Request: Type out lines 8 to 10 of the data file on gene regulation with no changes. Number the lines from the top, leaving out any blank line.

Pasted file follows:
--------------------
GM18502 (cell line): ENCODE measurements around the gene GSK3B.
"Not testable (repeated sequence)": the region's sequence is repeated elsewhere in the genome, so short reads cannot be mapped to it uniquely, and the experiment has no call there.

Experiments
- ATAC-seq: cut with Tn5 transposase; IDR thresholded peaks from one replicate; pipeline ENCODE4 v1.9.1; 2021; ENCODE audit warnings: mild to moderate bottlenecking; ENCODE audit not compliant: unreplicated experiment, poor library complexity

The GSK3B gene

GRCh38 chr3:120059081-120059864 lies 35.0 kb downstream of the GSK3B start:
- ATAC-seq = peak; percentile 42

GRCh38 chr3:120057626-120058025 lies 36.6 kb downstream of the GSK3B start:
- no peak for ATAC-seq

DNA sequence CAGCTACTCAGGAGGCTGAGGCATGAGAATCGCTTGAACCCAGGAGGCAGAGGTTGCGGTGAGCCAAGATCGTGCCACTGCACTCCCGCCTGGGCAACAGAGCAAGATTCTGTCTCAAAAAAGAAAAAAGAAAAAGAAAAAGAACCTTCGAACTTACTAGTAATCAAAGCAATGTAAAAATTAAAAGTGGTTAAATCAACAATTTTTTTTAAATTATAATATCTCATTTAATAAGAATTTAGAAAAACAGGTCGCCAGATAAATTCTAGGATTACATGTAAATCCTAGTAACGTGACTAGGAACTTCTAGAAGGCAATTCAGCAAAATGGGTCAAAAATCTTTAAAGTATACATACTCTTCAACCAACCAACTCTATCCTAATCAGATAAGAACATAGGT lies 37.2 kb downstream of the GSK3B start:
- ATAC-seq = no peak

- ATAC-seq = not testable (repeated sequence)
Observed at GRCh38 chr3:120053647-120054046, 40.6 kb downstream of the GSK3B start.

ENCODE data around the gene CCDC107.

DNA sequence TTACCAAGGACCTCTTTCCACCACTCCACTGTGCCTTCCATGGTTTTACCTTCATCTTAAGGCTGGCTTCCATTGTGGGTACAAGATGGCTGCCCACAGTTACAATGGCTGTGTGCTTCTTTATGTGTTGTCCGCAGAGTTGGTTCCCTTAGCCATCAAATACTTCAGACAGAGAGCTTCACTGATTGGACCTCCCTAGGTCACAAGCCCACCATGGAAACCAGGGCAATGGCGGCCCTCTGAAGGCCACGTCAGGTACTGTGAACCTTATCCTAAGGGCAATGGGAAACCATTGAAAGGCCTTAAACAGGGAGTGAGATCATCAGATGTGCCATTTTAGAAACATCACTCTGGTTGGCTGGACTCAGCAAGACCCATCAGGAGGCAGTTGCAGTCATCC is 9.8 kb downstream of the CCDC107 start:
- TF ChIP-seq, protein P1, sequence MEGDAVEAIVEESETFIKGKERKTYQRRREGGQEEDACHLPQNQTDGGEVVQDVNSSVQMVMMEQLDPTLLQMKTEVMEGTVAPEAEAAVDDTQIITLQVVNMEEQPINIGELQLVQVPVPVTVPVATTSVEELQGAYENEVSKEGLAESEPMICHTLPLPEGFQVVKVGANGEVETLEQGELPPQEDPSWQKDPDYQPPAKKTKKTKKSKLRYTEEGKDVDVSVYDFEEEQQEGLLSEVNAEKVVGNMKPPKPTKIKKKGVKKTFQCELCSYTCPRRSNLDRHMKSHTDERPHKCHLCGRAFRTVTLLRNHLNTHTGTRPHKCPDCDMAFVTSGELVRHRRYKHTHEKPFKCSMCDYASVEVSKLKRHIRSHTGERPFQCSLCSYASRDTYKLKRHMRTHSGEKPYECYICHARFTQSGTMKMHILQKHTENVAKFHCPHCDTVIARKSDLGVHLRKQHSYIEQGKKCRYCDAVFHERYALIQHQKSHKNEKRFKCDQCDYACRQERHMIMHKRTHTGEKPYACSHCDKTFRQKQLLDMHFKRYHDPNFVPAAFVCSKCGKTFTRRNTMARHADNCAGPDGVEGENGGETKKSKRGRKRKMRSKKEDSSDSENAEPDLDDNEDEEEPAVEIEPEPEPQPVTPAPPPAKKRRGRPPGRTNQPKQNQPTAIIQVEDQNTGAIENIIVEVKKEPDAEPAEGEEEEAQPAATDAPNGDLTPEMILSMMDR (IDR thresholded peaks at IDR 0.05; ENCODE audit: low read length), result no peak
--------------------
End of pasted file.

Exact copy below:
GRCh38 chr3:120057626-120058025 lies 36.6 kb downstream of the GSK3B start:
- no peak for ATAC-seq

DNA sequence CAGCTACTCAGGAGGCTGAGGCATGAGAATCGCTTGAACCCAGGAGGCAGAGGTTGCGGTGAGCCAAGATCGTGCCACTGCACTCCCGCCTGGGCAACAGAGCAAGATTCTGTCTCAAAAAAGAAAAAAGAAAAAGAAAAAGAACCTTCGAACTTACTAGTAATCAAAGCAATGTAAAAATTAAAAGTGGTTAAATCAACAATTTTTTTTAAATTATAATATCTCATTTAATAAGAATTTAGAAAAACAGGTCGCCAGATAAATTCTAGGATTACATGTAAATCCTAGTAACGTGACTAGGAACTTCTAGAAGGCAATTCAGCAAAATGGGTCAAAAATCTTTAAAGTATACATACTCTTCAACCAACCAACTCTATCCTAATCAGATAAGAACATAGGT lies 37.2 kb downstream of the GSK3B start: